Inspired by President Donald Trump’s rhetoric, linguistics professor Chris Kennedy will be teaching a spring quarter class called Truth on the nature of truth and lies in public discourse.
Kennedy had planned to teach a course on cryptography, but told the Chicago Tribune that he thought that would be “frivolous” after Trump’s election, and decided instead to use linguistic analysis to explore the polarization of national political conversation.
Kennedy is especially concerned about the Internet as a platform for “echo chambers” and the dissemination of biased or incomplete information.
“The way that communication works is that the things we say are all uttered against some background of shared beliefs and context,” he said. Kennedy sees that shared context breaking down in the current climate, and worries that so-called fake news has gained traction because of the fragmentation of healthy public discourse.
The class will cover the distinction between subjective and objective truth, examine contemporary case studies, and “look at the mechanics, and the role that notions like truth and evidence play at the very basic level of the way communication works,” Kennedy said. “And, given that role and structure, how it’s possible to take advantage of and manipulate for the purpose of getting people to take on some belief or another.”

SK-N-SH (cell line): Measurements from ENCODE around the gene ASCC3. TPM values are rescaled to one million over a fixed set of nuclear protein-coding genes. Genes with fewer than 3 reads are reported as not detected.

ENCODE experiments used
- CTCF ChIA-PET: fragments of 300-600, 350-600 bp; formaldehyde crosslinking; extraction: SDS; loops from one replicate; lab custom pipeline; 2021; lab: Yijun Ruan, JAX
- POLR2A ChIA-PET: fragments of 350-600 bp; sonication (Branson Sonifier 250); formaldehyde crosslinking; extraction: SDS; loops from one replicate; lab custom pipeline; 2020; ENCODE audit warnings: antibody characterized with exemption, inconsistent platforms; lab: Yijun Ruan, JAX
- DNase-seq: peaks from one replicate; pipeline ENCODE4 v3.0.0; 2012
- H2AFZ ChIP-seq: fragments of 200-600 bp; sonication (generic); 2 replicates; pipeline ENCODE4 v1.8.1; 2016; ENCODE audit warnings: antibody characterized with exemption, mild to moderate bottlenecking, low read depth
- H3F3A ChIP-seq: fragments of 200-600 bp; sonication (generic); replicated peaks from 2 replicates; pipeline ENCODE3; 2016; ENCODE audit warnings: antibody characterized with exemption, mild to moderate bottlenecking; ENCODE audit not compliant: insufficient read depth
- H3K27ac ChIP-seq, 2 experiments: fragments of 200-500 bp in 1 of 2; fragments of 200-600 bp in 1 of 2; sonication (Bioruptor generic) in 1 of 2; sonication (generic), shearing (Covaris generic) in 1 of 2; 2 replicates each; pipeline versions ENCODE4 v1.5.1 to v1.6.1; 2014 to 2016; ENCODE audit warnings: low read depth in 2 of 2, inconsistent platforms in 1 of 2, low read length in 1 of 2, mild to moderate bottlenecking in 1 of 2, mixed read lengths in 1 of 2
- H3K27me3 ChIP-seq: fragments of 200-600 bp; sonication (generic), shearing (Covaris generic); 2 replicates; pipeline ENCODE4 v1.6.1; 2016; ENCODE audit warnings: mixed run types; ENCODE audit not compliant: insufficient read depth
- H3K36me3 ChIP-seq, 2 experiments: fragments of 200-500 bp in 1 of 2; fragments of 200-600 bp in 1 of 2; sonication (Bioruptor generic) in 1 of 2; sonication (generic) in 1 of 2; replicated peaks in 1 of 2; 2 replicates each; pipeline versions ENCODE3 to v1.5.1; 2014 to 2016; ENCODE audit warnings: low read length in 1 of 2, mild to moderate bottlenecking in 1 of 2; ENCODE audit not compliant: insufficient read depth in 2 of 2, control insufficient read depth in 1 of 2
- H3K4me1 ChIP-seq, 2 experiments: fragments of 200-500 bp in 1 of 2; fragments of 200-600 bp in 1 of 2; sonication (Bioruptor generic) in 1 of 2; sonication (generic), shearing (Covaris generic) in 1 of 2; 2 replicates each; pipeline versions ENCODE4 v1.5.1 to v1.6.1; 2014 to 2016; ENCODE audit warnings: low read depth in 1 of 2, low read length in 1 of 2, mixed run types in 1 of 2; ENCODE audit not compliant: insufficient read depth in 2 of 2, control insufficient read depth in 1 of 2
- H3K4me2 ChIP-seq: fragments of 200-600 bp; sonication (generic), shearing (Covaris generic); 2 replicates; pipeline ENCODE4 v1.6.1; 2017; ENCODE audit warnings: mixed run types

Citing Salena Zito’s claim in The Atlantic that Trump’s supporters took his comments during the campaign “seriously, not literally,” and that liberals underestimated Trump’s base of support because they took his words at face value without considering their meaning, Kennedy said media outlets need to communicate in ways more accessible to broader audiences.
“Tailoring your message to your audience is part of what got us here in the first place,” he said, referring to the news media. “Our democracy is built around the idea that people all have a stake in and have some mechanism for contributing to conversation.”
Kennedy said he is worried that decreased faith in the news media could pave the way for the breakdown of democratic processes.
“The more people think the voting process is out of whack, based on repeated [false] claims, the more likely it is they won’t engage with it…or they’ll be more likely to believe claims that results are bogus, if somebody who gets voted out of office makes that claim. We see that happening in other countries that are not democracies, where results of elections are just bypassed by people in power,” he said.
In Kennedy’s view, some manipulation of facts for partisan advantage always occurs in politics, but Trump represents “an extreme example,” and widespread public distrust of the president’s claims could have far-reaching consequences.
“The more you undermine trust and belief in institutions, the more you undermine people’s idea that what policy makers are saying has evidential basis…it undermines the basis for the system itself,” he said.
“Truth” is one class in a new series called Signature Courses, started by Christopher Wild, Master of the Humanities in the College. Kennedy said the series aims to get people interested in different disciplines in the humanities by offering courses on current topics without prerequisites.